Alleged Bible contradictions
Sometimes Muslims send me long lists of alleged Bible contradictions with headings like:
- BIBLE VERSES THAT CONTRADICT THEMSELVES
- BIBLE VERSES THAT CONTRADICT THE TRINITARIAN DOCTRINE AND/OR THE DIVINITY OF JESUS
- 101 CONTRADICTIONS IN THE BIBLE
Muslims believe God Almighty never contradicts Himself. They believe theirs lists of contradictions disprove the Bible arguing the Bible cannot be the Word of God.
Often, Muslims are just cutting and pasting arguments from other websites. Numerous times they have sent or use Ahmed Deedat’s arguments which can be found in his, “Is the Bible God’s Word.” I’ve found that many Muslims have never actually taken the time to read or study the Bible for themselves. The question I pose to my Muslim friends is, “Of all these alleged contradictions, which one have you studied and found most convincing?” I don’t recall them ever giving me an answer – evidence that they haven’t studied the issue carefully.
One Bible contradiction sent to me is found in 1 Samuel 24 and 2 Chronicles 21 where one passages mentions three years of famine and the other mentions seven years of famine (2 Samuel 24:13; 1 Chronicles 21:11-12). Which is it?
There are several ways this question can be answered. Gleason Archer offers the following explanation,
Why is there a discrepancy in the number of years of famine mentioned in 2 Samuel 24:13 and in 1 Chronicles 21:11–12?
2 Samuel 24:13 relates the visit of the prophet Gad to King David after he had finished the census of his kingdom in a spirit of pride. Gad relays God’s message to him in the following terms: “Shall seven years of famine come to you in your land? Or will you flee three months before your foes while they pursue you? Or shall there be three days’ pestilence in your land?” (NASB). To this David replies in a spirit of humble repentance, “Let us now fall into the hand of the LORD, for His mercies are great, but do not let me fall into the hand of man” (v.14, NASB).
In 1 Chronicles 21:11–12, Gad comes to David and says to him, “Thus says the LORD, ‘Take for yourself either three years of famine, or three months to be swept away before your foes …, or else three days of the sword of the LORD, even pestilence in the land.’ ” (NASB). Note that the wording here is significantly different from that of 2 Samuel 24:13 (i.e., “Shall seven years of famine come to you?”). Rather than that simple question in 2 Samuel, we have it given here in 1 Chronicles as an alternative imperative (“Take for yourself either three years of famine …”).
From this we may reasonably conclude that 2 Samuel records the first approach of Gad to David, in which the alternative prospect was seven years; the Chronicles account gives us the second and final approach of Nathan to the king, in which the Lord (doubtless in response to David’s earnest entreaty in private prayer) reduced the severity of that grim alternative to three years rather than an entire span of seven. As it turned out, however, David finally opted for God’s own preference (whether famine or pestilence); and God sent three days of severe pestilence, which carried off the lives of seventy thousand men of Israel.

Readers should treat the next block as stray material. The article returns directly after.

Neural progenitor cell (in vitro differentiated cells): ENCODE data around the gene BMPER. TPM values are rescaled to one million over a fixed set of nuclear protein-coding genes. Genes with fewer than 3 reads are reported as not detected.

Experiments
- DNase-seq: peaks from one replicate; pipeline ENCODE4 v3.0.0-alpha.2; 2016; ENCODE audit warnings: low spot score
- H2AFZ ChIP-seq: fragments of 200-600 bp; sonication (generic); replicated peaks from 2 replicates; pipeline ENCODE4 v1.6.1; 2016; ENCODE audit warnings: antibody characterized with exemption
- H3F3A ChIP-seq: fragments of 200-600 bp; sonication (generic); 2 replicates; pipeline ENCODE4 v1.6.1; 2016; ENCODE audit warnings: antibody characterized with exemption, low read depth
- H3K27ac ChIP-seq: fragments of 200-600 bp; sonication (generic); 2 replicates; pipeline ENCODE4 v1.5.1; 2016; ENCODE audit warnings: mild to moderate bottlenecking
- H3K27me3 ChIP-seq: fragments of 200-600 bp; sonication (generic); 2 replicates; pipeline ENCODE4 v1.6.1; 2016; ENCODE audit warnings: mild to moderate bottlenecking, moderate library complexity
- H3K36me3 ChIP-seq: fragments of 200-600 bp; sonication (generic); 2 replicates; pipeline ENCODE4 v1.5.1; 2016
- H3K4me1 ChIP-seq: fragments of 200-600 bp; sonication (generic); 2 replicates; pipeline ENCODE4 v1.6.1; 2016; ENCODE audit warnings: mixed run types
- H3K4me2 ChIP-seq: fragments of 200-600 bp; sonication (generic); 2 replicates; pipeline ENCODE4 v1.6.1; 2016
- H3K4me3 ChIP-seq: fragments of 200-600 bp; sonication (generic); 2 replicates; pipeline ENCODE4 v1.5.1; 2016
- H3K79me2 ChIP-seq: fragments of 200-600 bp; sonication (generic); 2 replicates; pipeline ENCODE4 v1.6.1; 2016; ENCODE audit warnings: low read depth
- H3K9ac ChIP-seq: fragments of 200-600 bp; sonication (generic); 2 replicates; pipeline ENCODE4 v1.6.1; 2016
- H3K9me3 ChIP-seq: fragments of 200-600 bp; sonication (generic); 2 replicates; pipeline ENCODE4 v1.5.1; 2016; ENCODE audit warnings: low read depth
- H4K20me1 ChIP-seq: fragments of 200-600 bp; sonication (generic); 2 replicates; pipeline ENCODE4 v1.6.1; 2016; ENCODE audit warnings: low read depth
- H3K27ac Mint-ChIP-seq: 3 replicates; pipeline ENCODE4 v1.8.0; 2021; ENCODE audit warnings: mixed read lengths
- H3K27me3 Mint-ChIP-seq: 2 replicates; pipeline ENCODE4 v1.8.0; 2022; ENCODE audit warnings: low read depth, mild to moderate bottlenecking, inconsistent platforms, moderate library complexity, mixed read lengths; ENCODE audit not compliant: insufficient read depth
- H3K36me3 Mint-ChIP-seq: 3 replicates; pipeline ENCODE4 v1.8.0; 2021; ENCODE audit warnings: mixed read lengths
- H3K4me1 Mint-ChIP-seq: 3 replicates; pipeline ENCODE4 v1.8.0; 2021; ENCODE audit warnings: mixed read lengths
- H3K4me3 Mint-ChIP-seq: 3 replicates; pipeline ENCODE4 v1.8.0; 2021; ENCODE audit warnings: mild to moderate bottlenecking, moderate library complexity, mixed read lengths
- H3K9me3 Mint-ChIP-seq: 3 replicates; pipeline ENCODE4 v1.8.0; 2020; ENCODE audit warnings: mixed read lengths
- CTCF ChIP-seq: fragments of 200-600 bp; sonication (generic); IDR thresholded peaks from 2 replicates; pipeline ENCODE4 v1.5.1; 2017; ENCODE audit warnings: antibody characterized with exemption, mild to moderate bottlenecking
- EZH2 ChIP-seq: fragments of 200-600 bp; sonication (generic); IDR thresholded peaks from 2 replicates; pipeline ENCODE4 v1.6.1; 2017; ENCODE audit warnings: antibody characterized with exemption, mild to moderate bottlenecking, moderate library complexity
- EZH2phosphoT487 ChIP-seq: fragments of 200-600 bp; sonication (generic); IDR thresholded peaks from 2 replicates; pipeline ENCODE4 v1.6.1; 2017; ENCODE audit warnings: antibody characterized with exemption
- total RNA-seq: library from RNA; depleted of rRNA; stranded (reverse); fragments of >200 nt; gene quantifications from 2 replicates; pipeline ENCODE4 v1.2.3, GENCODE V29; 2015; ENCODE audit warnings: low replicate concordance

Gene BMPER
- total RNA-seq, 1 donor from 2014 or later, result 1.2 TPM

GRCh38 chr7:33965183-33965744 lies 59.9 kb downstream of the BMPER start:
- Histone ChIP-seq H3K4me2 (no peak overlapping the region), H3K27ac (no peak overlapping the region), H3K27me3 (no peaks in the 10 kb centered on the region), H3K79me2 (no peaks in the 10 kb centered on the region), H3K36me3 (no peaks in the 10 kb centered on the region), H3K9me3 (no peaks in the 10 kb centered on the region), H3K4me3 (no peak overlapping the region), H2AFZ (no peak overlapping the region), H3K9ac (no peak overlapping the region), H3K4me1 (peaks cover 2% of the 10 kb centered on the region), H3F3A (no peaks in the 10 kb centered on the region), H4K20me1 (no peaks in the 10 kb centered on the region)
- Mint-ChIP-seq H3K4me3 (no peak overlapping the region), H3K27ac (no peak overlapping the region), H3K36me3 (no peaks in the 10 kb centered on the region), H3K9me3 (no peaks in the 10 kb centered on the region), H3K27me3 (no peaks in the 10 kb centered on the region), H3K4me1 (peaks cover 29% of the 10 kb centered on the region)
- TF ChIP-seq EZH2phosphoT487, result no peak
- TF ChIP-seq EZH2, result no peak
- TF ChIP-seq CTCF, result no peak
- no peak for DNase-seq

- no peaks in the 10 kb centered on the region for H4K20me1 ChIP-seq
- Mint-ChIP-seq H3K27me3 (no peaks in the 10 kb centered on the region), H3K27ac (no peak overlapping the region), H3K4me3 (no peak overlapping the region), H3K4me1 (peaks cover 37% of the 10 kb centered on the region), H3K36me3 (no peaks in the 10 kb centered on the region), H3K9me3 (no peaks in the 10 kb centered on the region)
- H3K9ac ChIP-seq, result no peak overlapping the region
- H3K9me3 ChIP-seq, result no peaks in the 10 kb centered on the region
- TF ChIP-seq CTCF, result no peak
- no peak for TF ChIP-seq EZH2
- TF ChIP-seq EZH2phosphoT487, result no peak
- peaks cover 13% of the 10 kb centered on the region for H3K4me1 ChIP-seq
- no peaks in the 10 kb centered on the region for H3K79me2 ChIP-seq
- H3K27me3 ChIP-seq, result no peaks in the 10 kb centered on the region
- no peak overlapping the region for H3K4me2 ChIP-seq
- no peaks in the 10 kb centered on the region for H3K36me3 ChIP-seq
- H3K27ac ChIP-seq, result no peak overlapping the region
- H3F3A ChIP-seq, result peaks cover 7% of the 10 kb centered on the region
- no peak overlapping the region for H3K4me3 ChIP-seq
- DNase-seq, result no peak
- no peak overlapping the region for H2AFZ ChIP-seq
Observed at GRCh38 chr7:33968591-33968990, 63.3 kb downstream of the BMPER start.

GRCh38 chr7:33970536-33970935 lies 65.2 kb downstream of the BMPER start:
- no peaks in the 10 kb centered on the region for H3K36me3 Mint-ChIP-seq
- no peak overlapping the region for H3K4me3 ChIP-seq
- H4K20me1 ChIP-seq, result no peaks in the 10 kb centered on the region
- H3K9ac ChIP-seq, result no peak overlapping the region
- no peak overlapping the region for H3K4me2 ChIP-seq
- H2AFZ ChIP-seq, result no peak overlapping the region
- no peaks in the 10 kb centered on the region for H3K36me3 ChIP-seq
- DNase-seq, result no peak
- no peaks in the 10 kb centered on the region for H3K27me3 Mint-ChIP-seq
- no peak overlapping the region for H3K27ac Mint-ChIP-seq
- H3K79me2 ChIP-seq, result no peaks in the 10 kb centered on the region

Gleason Archer, New International Encyclopedia of Bible Difficulties.
Norman Geisler offers the following explanation of these passages in the Bible,
PROBLEM: God spoke to Gad and instructed him to offer David three alternative punishments for his sin. According to 2 Samuel 24:13, the famine was to be seven years. However, according to 1 Chronicles 21:12, the famine was to be three years. Which one of these is correct?
SOLUTION: There are two possible ways to reconcile these accounts. Some commentators propose that the prophet Gad actually confronted David on two occasions. This proposal is based on the difference in language used to present the alternatives to David. In the 2 Samuel passage, Gad presents the alternatives as a question, “Shall seven years of famine come to you in your land” (v. 13). In the 1 Chronicles passage the alternatives are presented more along the lines of a command, “Choose for yourself, either three years of famine, or three months to be defeated” (vv. 11–12). Those who offer this solution assume that perhaps the 2 Samuel passage records the first encounter of Gad and David in which the alternatives are presented for David’s consideration, and that after some fasting and prayer, Gad returned for David’s decision by which time God had reduced the duration of the famine from seven to three years in response to David’s supplication.
Another group of commentators suggests that the record in 2 Samuel is a copyist error. They point out that there are more reliable manuscripts which preserve the number “three” for the duration of the famine and that the niv has employed this manuscript reading in its translation.
Norman Geisler and Thomas Howe, Big Book of Bible Difficulties, The: Clear and Concise Answers from Genesis to Revelation
Is the Bible the Word of God or Is the Quran the Word of God?
The Bible is the Word of God and while there are difficulties, there are not any errors or contradictions. I therefore encourage you to study for yourself the Bible especially since the Quran contradicts history by denying Jesus’ death on the cross. Explore further whether the Bible or the Quran is the Word of God by reading,
- Bible Difficulties and Contradictions
- Contradictions, Corruptions, and Copyists
- The Muslim view of the Bible is different from Jesus’ view of the Bible. Therefore, do Muslims really believe in Jesus?
What resources have you found helpful for explaining Bible difficulties? Are there any passages in the Bible you believe contradict one another for which there is no answer?